You don’t need to dig into Governor Andrew Cuomo’s Twitter mentions to know that the situation regarding New York City’s subway system is beyond dire. Daily commutes have become productivity-sucking slogs. Cuomo, who controls the MTA, appears more fixated on easing the commutes of Long Island drivers than actually fixing the subways that move 5.7 million New Yorkers every day, while the agency itself seems to not be all that sympathetic to commuters’ immediate concerns. Fixes proposed by the governor have been half-measures at best and do nothing to return the system to a state where it isn’t constantly buckling under the weight of its ridership.
But New Yorkers have begun familiarizing themselves with the acute causes of their misery — decrepit signals, cramped stations, a massive decrease in funding — and deserve an equally precise plan to address them. Governor Cuomo has announced a grant competition to generate ideas, but transit experts the Voice spoke to all agree the answers to the MTA’s problems are so obvious, it wouldn’t take some sort of “genius” to figure them out. Here are five concrete steps the MTA, the governor, and yes, Mayor Bill de Blasio can take right now to fix the subways.
1. End The MTA’s “Bunker Mentality”
Last week, when commuters were stuck on an overheated F train for almost an hour, the conductor announced that they were being held because of “train traffic ahead.” But riders knew immediately from the train’s loss of power that the train itself had become disabled. This incident is indicative of how the MTA treats its riders; both its leadership and employees operate as if riders can’t deal with the reality of what’s going on with the system. And when the riders complain, the MTA exhibits a bunker mentality, acting as if the agency itself is under siege from its riders.
Divestment in subway infrastructure has led to an overreliance on a decrepit signal system that has outlived its usefulness, but the MTA doesn’t want you to know the full extent of the problems. When repair projects fall behind schedule, or when trains have to be taken out of service for long periods of time, the MTA keeps it under wraps, as if the public won’t be able to handle the truth.
“You need to take all the service disruptions and have a grown-up conversation and an announcement of a plan to fix the system,” Jon Orcutt, the director of communications and advocacy at TransitCenter, told the Voice. “It’s not easy stuff to talk about — it involves things like shutdowns and money — but we need to have that conversation.”
Orcutt continued, “If you’re the governor, you have to convene a small group of leaders of all the different divisions of the subway, and go through what’s been going wrong and hold these guys brutally accountable. You need to have people constantly explaining what’s going on and what they’re doing about it and not explaining all the reasons why they can’t do things. Those people need to be tossed out of the room and probably demoted. This is real life for New Yorkers, and the MTA doesn’t quite get that.”
2. Use The L Train Shutdown As A Model For Getting Things Done
When the MTA finally announced that the L train’s Canarsie Tunnel would need serious repairs as a result of Superstorm Sandy, it gave the public two options: drag out the work and retain some level of drastically reduced service for years, or shut down the line completely for around eighteen months to complete the repairs. At community meetings it held about the matter, MTA officials were surprised by the overwhelming response in favor of a total shutdown.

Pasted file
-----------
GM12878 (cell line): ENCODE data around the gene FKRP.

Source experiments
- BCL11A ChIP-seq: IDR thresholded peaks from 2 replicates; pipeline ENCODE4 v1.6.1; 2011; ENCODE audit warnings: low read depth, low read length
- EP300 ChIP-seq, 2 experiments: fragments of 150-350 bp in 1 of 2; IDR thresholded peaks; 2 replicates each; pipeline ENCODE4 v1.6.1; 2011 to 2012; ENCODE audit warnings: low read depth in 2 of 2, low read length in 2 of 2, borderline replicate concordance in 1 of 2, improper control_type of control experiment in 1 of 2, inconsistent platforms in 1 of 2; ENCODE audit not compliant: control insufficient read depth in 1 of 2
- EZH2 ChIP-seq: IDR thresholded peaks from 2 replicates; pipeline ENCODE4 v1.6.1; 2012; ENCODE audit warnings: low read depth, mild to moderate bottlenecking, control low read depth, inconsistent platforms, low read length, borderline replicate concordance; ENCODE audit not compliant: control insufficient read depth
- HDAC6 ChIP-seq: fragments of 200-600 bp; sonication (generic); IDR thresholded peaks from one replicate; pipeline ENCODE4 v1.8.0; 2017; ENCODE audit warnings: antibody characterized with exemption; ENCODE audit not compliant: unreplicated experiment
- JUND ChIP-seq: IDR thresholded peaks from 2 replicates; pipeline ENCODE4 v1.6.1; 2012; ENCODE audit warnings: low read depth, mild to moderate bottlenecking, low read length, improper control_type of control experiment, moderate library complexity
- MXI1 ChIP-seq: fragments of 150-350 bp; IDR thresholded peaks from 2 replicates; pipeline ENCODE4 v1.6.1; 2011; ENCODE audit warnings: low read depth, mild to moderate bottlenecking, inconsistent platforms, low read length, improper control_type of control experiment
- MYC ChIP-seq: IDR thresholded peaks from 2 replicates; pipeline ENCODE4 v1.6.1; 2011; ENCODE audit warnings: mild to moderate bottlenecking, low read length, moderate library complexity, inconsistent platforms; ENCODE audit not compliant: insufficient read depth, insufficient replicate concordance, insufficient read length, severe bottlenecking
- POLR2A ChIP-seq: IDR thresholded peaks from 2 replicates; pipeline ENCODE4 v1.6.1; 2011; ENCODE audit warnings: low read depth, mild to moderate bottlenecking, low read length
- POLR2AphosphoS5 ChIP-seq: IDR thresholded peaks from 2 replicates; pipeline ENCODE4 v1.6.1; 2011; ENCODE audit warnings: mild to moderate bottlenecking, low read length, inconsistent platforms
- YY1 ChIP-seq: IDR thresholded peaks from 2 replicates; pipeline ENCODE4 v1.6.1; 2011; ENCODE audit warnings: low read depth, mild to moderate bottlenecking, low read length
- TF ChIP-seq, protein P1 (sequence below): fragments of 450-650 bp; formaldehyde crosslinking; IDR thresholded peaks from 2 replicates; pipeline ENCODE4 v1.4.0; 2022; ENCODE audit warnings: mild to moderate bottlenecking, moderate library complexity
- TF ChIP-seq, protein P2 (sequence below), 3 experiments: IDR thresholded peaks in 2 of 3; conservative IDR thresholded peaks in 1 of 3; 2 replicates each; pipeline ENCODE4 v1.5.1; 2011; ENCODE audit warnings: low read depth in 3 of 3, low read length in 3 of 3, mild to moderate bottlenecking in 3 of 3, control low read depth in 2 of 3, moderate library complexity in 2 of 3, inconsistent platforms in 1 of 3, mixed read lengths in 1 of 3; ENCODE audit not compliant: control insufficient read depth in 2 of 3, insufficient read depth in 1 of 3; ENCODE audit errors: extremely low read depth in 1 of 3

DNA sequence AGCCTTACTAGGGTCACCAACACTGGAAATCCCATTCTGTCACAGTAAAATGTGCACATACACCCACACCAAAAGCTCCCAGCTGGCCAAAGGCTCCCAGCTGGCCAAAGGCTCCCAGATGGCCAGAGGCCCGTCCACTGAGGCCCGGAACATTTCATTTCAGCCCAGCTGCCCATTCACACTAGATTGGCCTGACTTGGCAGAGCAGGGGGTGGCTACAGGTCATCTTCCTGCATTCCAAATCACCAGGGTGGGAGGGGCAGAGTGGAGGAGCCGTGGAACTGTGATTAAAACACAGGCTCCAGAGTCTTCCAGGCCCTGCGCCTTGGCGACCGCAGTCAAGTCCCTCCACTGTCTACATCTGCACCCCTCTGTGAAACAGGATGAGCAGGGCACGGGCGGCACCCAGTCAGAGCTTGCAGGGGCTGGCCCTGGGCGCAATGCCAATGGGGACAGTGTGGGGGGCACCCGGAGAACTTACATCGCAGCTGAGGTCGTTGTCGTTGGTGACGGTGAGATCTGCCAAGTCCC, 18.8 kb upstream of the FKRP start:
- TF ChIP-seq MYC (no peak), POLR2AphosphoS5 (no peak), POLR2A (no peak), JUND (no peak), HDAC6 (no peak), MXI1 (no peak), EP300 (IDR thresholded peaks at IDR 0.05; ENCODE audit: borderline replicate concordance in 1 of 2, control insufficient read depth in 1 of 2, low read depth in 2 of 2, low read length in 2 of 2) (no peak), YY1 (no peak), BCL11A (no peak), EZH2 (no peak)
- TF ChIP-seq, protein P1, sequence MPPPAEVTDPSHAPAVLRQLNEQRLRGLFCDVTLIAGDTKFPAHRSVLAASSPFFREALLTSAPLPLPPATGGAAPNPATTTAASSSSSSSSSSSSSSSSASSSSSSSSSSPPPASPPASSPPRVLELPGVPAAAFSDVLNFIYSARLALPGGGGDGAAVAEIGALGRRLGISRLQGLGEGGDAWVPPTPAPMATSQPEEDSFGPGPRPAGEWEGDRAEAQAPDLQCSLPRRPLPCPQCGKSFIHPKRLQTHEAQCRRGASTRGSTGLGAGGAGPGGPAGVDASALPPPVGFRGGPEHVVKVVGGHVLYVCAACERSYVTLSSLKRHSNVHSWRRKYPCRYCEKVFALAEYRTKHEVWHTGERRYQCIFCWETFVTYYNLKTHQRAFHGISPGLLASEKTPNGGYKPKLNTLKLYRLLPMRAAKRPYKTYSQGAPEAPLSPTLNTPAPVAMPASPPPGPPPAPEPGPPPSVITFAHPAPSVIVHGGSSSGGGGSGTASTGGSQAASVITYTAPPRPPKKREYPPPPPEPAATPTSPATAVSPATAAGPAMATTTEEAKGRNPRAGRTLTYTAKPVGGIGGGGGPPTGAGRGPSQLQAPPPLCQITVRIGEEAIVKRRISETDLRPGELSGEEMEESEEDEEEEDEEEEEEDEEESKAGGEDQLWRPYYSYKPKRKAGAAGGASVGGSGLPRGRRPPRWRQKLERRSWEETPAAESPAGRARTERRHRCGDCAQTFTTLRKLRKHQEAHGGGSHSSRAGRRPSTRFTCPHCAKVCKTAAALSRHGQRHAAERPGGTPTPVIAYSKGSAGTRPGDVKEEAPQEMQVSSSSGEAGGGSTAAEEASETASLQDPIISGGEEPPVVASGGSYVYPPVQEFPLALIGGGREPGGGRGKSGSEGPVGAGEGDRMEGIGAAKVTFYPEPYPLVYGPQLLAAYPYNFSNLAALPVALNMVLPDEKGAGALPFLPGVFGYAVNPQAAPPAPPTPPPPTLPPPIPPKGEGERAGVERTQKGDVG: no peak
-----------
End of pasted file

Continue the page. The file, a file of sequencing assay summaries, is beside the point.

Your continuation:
“This shutdown is giving the MTA the opportunity to transform the L line, to improve it, to make the changes they couldn’t have made if service was running,” said Rich Barone, vice president of transportation at the Regional Plan Association. “Having access for almost a year and a half, 24-7, you can really get a lot of work done and ultimately save us money.”
To replace the ancient signal system with new computerized signals as quickly as possible, the MTA will likely need to resort to further shutdowns of subway lines instead of dragging out the work forever (see the interminable disruptions on the 7 line over the past decade while signal installation was done without a shutdown). But this allows the MTA to increase capacity in stations at the same time, as well as make them more accessible. It can also give the city an opportunity to redesign the streets above to make them more friendly to mass-transit needs.
“Trying to work around train schedules is one of the reasons why we’re in this situation,” Barone said. “These lines should be taken down completely and put back together again. The MTA has such a small little window to make repairs now — breakdown, setup, breakdown, setup. Imagine the time and money saved by being able to keep the equipment in the tunnel. Multiple months and years shut down on pieces of infrastructure have to be considered to allow things to be done quicker.”
The L train shutdown has spurred conversations about how to make 14th Street more pedestrian- and bus-friendly, as well as increase bus capacity on the Williamsburg Bridge.
“Extended shutdowns have to be coupled with robust alternatives above ground,” Barone continued. “The surface has to be recalibrated to give a better balance between single-occupancy vehicles and mass transit. I would stress that there’s a lot of knowledge already in the city, focused on the subway system and mass transit, that knows how to help the system get better, and when we’re working together, like people are doing on the L shutdown, we can get this done.”